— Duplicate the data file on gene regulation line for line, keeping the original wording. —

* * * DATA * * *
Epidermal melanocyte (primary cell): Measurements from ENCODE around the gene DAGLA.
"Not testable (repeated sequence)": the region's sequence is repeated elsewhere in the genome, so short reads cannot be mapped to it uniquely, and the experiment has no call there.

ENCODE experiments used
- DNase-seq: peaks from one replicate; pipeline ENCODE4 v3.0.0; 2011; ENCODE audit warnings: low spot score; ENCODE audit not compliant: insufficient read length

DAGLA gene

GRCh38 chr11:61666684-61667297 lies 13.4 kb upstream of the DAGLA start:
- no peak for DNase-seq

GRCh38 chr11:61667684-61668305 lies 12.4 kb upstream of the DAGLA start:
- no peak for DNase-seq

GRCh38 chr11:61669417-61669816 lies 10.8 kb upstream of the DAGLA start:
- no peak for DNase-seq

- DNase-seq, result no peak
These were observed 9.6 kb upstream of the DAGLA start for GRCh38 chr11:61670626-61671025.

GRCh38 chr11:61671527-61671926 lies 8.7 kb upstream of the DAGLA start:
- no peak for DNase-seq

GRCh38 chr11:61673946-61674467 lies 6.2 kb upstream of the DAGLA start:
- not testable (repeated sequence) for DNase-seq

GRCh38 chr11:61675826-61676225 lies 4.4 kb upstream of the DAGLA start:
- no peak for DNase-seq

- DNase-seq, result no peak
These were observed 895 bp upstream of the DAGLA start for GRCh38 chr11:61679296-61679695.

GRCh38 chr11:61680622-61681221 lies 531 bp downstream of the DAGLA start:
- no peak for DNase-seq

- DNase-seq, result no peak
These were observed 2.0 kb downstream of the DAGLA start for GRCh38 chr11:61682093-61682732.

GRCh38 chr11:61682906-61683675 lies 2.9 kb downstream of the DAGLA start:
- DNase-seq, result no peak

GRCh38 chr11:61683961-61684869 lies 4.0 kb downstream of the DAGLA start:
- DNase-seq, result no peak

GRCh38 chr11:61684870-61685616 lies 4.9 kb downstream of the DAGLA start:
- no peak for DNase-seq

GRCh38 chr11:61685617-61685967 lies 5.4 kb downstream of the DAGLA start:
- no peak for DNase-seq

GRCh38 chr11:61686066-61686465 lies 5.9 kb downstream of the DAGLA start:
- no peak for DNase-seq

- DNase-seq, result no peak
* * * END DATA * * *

Epidermal melanocyte (primary cell): Measurements from ENCODE around the gene DAGLA.
"Not testable (repeated sequence)": the region's sequence is repeated elsewhere in the genome, so short reads cannot be mapped to it uniquely, and the experiment has no call there.

ENCODE experiments used
- DNase-seq: peaks from one replicate; pipeline ENCODE4 v3.0.0; 2011; ENCODE audit warnings: low spot score; ENCODE audit not compliant: insufficient read length

DAGLA gene

GRCh38 chr11:61666684-61667297 lies 13.4 kb upstream of the DAGLA start:
- no peak for DNase-seq

GRCh38 chr11:61667684-61668305 lies 12.4 kb upstream of the DAGLA start:
- no peak for DNase-seq

GRCh38 chr11:61669417-61669816 lies 10.8 kb upstream of the DAGLA start:
- no peak for DNase-seq

- DNase-seq, result no peak
These were observed 9.6 kb upstream of the DAGLA start for GRCh38 chr11:61670626-61671025.

GRCh38 chr11:61671527-61671926 lies 8.7 kb upstream of the DAGLA start:
- no peak for DNase-seq

GRCh38 chr11:61673946-61674467 lies 6.2 kb upstream of the DAGLA start:
- not testable (repeated sequence) for DNase-seq

GRCh38 chr11:61675826-61676225 lies 4.4 kb upstream of the DAGLA start:
- no peak for DNase-seq

- DNase-seq, result no peak
These were observed 895 bp upstream of the DAGLA start for GRCh38 chr11:61679296-61679695.

GRCh38 chr11:61680622-61681221 lies 531 bp downstream of the DAGLA start:
- no peak for DNase-seq

- DNase-seq, result no peak
These were observed 2.0 kb downstream of the DAGLA start for GRCh38 chr11:61682093-61682732.

GRCh38 chr11:61682906-61683675 lies 2.9 kb downstream of the DAGLA start:
- DNase-seq, result no peak

GRCh38 chr11:61683961-61684869 lies 4.0 kb downstream of the DAGLA start:
- DNase-seq, result no peak

GRCh38 chr11:61684870-61685616 lies 4.9 kb downstream of the DAGLA start:
- no peak for DNase-seq

GRCh38 chr11:61685617-61685967 lies 5.4 kb downstream of the DAGLA start:
- no peak for DNase-seq

GRCh38 chr11:61686066-61686465 lies 5.9 kb downstream of the DAGLA start:
- no peak for DNase-seq

- DNase-seq, result no peak